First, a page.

I think a flat bar would actually give me a good riding position for both off-road (high and wide hands) and tri (aeros) but it seems like the most changes requiring a new stem, new brake levers and new shifters.

    Now that I've discovered the "dirt drop" category I really like the idea. I guess I'm okay with getting a new 31.8 stem since I probably would want to figure out a new ideal angle for the new bar anyway. If I go dirt drop I'd be looking for a shallow drop and more flare since I at least think I care more about the off-road drop position than the aerodynamic road drop position.
    The guy who I think designed the Midge's is working on a new bar in the next few months which I'm guessing will be 31.8. Also the link above suggests we'll see a new one from Salsa.
    My aero bars are really best mounted on 31.8 (shims for 26) so that's another reason I'd be happy with a new stem. I tried shimming them down to 25.4mm on an old bike but it really was a mess trying to get a good grip.

  14. #14
    Surf Bum
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    Quote Originally Posted by jonnojohnson View Post
    I really don't like the idea of going down a steep trail in the drop position.
    One thing I've discovered riding my cross bike (also an Axis!) on mountain bike trails is that I have a lot more control from the "hoods" riding position than from the top of the bar. I installed extra brake levers there so I can ride on the top and brake when I need a change of hand position, but I much prefer to just ride on the hoods. Feels very stable to me. I have the bars rotated back a little (pointing at the rear axle) like c_m_shooter mentioned. This might be the key difference.

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    So here is my current setup. Obviously the long flat stem stretches me out for the tri position which I think fits me quite well. I do have another, much shorter stem with a steep rise but I think it would cramp me up too much in the tri position. I made some measurements and my current bars seem to actually be 43cm (c-c). I'm sure they're either 42 or 44 and I'm not measuring correctly. The drops seem quite deep.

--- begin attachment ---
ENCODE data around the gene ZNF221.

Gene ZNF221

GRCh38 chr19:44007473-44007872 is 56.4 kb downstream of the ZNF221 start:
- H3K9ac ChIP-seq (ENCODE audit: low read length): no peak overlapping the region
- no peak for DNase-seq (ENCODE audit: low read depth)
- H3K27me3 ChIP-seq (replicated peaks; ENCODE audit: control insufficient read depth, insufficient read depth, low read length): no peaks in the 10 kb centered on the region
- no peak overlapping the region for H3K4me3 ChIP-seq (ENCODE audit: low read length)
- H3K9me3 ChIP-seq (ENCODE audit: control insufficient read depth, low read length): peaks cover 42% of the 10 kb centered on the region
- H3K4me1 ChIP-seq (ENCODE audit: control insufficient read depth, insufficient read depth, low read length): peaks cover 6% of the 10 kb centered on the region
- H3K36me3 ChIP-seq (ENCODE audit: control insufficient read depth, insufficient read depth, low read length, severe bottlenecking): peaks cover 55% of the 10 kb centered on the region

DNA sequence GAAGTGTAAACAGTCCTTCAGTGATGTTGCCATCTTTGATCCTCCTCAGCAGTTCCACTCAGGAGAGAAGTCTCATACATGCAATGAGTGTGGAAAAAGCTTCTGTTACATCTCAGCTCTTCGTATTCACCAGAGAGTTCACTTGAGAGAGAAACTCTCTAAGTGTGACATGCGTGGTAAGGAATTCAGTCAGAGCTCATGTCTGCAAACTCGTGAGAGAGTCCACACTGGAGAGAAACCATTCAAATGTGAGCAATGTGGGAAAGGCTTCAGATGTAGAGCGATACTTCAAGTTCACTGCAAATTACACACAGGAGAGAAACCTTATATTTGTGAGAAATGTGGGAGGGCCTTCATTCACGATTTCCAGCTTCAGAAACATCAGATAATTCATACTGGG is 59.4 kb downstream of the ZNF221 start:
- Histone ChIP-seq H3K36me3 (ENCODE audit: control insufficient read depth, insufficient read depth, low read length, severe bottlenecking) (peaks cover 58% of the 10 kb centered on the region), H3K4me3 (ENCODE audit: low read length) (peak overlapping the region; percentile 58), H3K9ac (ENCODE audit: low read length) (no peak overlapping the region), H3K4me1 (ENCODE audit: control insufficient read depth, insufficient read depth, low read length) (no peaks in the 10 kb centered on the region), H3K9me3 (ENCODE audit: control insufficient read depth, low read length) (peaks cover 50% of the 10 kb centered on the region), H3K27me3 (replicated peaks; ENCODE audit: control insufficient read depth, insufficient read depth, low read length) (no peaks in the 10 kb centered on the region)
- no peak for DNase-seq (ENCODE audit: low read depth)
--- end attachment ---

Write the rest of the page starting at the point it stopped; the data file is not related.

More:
I guess rotating this bar would raise the hoods and bring them back a little making them a bit more comfortable but they'd still be quite low compared to a typical MTB position wouldn't they.

    You know I'm coming to the conclusion I need a unique bar which has the drop angles of something like a midge both so I can use my existing road levers/shifters and for the comfort reasons mentioned above, but where the clamp section is lowered and further forward (like an upright bar). I need a midge with negative reach! lol.

  16. #16
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    Just to contradict pacificaslim, when riding *my* cross bike on mtb trails, I use the tops almost exclusively. Except for...super steep descents, when I use the drops. You get more braking power from the drops, due to the longer levers. I don't enjoy using the hoods at all on dicey terrain - your weight is too far forward and you have the least braking power of the three positions.
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    Quote Originally Posted by stevage View Post
    Just to contradict pacificaslim, when riding *my* cross bike on mtb trails, I use the tops almost exclusively. Except for...super steep descents, when I use the drops. You get more braking power from the drops, due to the longer levers. I don't enjoy using the hoods at all on dicey terrain - your weight is too far forward and you have the least braking power of the three positions.
    Interesting. Although I tend to agree about the braking power (I never feel too confident in braking power and speed on the hoods) I would have thought that your weight would be just as far forward in the drops as on the hoods. I haven't ridden any trails since I was a kid and certainly nothing but road on this bike so all opinions are appreciated.
    My problem with using the tops is there is not enough space due to the aero bars and I don't think a wider bar would do too much to help that.

  18. #18
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    I don't feel that riding on the hoods puts too much weight forward on my bike, but perhaps that's because I bought it a little on the small side. I'm 6'0" and riding a 55 top tube with 120 stem (that goes up a bit which brings bars back towards me). So I can still keep plenty of weight back and reach the hoods position. The reason I prefer the hoods to the tops on downhill is that my hands are just too close together on the tops. I suppose I could get wider bars but...